What do your clients want from salad dressing anyway?  What’s important to them (not you, them)?

Do they want the freshest possible dressing?  Make yours daily (and tell them that).  Or, are they concerned about pesticides or artificial ingredients?  Point out that yours is organic.

Why do people who already buy your dressing like it?  If you’re not sure, sit down and think about it.  If you’re still not sure, talk to some clients and ask them.

Of course, unless you actually sell salad dressing, your real clients are more likely to be concerned about earning more money, having less stress, or doing something hard more easily.  Find out what most worries them, what keeps them up at night.  Then structure your product pitch to solve those problems.

Once you’ve done that, go have a nice salad. 😉

Why Your Marketing Needs More Chocolate

Hersheys Chocolate

Image via Wikipedia

Chocolate! The best food ever (closely followed by cheesecake, roast duck, and fettucine alfredo).   Chocolate was once very, very expensive.  Only the upper-classes could afford it.

Then Milton Hershey came along and figured out a way to make it cheaply.  His chocolate tasted different than the old world brands, but it was cheap.  People bought it and people ate it. It was “the chocolate” around here.

Chocolate goes upscale

Now, of course, we have Green & Blacks, Dagoba, imported Dutch chocolates, and Amazon to bring us single plantation chocolate, higher cocoa content chocolate, imported chocolate and on and on.  New kids on the block can distinguish themselves by being organic, completely over the top (Max Brenner, or, my favorite, Michel Cluizel – which flies chocolates in regularly from Paris).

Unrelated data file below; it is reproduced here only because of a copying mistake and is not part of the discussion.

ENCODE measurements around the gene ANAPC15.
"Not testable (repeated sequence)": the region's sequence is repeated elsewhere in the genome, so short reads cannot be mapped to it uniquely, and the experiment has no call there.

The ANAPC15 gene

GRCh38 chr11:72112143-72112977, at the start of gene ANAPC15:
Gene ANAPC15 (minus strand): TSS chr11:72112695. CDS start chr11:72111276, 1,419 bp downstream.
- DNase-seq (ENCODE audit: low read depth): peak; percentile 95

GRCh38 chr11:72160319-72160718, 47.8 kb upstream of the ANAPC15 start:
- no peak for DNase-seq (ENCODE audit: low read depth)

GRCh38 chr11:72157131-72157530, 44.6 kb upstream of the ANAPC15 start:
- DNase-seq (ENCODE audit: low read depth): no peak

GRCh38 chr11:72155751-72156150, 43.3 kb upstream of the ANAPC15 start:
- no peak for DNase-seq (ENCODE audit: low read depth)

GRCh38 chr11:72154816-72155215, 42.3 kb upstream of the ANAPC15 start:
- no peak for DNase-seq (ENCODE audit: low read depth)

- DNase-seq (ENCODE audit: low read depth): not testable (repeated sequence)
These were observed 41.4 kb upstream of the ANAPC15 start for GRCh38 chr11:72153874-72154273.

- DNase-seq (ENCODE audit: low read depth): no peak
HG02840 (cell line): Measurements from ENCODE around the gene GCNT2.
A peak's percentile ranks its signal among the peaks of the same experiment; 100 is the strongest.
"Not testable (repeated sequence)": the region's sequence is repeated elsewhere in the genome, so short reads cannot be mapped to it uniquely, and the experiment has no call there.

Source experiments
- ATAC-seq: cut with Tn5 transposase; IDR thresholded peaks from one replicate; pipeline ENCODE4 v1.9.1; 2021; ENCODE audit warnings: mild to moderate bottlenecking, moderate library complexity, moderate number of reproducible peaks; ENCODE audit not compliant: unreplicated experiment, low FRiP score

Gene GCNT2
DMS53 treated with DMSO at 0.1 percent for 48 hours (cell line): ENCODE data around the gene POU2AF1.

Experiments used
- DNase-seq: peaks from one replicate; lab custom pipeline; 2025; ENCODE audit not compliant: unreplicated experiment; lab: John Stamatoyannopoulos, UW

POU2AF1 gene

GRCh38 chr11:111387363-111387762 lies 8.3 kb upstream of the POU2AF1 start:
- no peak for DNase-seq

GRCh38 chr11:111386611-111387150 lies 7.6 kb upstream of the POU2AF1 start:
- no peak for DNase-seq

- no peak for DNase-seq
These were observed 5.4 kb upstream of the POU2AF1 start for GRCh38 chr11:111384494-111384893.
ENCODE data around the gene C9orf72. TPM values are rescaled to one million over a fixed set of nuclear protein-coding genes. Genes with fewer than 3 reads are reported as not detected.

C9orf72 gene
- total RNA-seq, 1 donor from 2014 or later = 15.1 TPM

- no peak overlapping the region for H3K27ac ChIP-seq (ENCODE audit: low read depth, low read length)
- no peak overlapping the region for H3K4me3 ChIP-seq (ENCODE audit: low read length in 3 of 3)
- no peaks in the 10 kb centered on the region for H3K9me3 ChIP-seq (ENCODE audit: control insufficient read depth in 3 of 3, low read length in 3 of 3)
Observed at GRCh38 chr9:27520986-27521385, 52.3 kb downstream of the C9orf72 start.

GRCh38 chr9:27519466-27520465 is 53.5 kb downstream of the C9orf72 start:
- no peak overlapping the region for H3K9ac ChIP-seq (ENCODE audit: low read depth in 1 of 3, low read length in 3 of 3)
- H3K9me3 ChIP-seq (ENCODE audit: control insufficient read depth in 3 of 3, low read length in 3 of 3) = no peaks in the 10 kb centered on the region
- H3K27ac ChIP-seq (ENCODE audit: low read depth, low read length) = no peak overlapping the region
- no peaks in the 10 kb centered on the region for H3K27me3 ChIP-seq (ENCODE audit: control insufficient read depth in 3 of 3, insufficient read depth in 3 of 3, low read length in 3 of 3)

Why chocolate on a marketing blog?

Well, one I have a craving for it.  But more importantly, it shows how companies in a crowded field, or an industry that was ordinary, can stand out and differentiate themselves. Change the packaging, change the contents, make it harder to find, easier to find….

Copy the chocolatiers and make your business stand out

How do you stand out from other designers or writers?  Are you faster?  Slower? Do you make your illustrations by hand with pen and ink? Or work wonders with Photoshop and Illustrator?

Not everyone wants to (or can) pay $5 for a chocolate bar.  Likewise, not everyone will appreciate the value of a hand-drawn one-of-a-kind blog header.  Some will (those are your tribe).

How do you stand out?

Share your strategy in the comments.  Or, ask for feedback.


When I was a kid, my dad would buy imported Dutch chocolate shaped like little wooden shoes.  Haven’t seen them in years.  Does anyone know where to find them in the US?

Are You Marketing Backwards?

Da Vinci notebook
Image by tiny_packages via Flickr

We all know that Leonardo da Vinci wrote backwards, though nobody knows exactly why.